How a Protester Pulled Off the Clandestine Radio Broadcast in Beijing

    by Mina Martin
    August 25, 2008
    Police squad in Tiananmen Square

    i-62fa20daa79ce48cd12c02b9468fdb88-radio without borders.jpg

    This is a special report for MediaShift from the person who set up a clandestine FM radio broadcast in Beijing to protest censorship. The correspondent is associated with Reporters Without Borders, but is writing under the pseudonym “Mina Martin” for fear of retribution from the Chinese government. You can hear the 20-minute broadcast in English, French and Mandarin at this site.

    Beijing, 8.08 a.m. on August 8


    The voices of Chinese human rights activists can be heard on the radio. A former journalist describes the censorship she experienced, and a human rights activist explains the increasing crackdown on Chinese dissidents that has occurred these past few months. A former political prisoner complains about the appalling conditions in which he was held.

    Have the Chinese authorities gone wild and suddenly opened the airwaves? Is this happening in another century when China has opened up to the world and embraced freedom of expression?

    Not quite. This is August 8, 2008 at 8.08 a.m., exactly 12 hours before the start of the Olympics Games’ opening ceremony. This radio station is not like the others broadcasting in China this morning. It’s Radio Without Borders, a free radio broadcast launched by Reporters Without Borders, the international press freedom organization, the first clandestine radio broadcast in modern China.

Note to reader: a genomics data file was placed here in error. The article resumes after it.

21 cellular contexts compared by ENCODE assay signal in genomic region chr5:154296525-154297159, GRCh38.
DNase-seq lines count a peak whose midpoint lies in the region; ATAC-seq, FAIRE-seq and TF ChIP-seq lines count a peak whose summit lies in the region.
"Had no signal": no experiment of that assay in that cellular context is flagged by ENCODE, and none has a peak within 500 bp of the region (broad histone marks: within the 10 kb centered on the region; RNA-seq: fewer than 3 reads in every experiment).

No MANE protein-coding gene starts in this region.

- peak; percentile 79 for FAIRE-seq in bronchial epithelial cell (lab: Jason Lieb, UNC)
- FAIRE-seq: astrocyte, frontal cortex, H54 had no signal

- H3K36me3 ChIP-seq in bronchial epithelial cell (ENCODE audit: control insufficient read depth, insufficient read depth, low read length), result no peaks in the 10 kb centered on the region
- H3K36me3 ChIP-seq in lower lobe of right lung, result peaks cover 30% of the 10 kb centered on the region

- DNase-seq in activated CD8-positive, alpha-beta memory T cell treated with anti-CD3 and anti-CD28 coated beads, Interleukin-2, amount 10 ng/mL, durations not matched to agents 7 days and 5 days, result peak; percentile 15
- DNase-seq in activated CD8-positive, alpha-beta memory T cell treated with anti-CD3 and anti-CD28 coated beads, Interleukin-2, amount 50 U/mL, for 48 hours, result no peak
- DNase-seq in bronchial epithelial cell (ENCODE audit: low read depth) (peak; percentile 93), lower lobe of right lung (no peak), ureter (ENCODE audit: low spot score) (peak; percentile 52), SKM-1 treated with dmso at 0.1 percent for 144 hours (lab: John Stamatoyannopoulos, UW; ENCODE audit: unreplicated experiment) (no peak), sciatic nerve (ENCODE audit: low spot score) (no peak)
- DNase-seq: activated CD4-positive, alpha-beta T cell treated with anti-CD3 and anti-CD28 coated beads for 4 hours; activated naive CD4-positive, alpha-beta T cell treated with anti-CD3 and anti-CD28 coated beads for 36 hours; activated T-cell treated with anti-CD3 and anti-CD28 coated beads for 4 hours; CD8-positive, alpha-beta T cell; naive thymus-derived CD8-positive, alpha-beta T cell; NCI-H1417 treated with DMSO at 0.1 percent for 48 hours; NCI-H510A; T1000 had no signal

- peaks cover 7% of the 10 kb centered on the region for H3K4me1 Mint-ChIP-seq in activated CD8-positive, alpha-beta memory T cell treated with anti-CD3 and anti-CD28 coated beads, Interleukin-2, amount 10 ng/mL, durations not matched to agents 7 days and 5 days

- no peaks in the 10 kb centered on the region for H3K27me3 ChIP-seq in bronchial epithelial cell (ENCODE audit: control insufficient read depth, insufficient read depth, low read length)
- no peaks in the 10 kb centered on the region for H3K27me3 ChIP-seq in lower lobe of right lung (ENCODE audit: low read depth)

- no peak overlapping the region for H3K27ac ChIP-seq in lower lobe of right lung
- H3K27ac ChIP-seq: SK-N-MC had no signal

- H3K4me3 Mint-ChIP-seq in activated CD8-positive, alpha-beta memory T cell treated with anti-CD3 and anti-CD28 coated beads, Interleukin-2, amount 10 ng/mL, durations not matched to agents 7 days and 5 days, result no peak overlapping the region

I was a key player in that broadcast, and this is my story.

    Broken Promises for Freedom of Speech

    I woke up that morning at 5 a.m., after only a few hours of sleep. I should have been tired and jetlagged, having been in Beijing for a few days, exploring the city to find the best places where my colleagues and I could broadcast a pre-recorded radio program to mark the opening of the Games. It would be a symbolic gesture of defiance, protesting the lack of free speech in China and the broken promises of the Olympics organizers.

    In 2001, when Beijing was chosen as the Host City for the 2008 Summer Games, the authorities promised an improvement in the human rights status and “complete freedom of the press.” In the months leading to the Games, censorship increased. Chinese editors were forbidden to address sensitive Games-related issues by the Propaganda Department. Dissidents such as Hu Jia, asking for more human rights before the Games and talking to foreign media about the issues, were sent to jail. We call them the Olympic prisoners.

    The new rules adopted in 2007 for foreign reporters gave them more flexibility, but numerous incidents and violations were still recorded. And when the Games started, foreign journalists were angered when they were denied access to an uncensored version of the Internet, a violation of the promises made by the International Olympic Committee. Some reporters were even roughed up when they covered the few activist demonstrations or saw their candid sources end up in jail.

    We were promised access to free information. It was not delivered. We decided to provide it ourselves. To do this, Reporters Without Borders was going to take over an FM frequency, air some independent information, and give a voice to those who are being denied access to the Chinese media — China’s dissidents. After all, the Chinese authorities are used to jamming international radio stations. This is fair enough.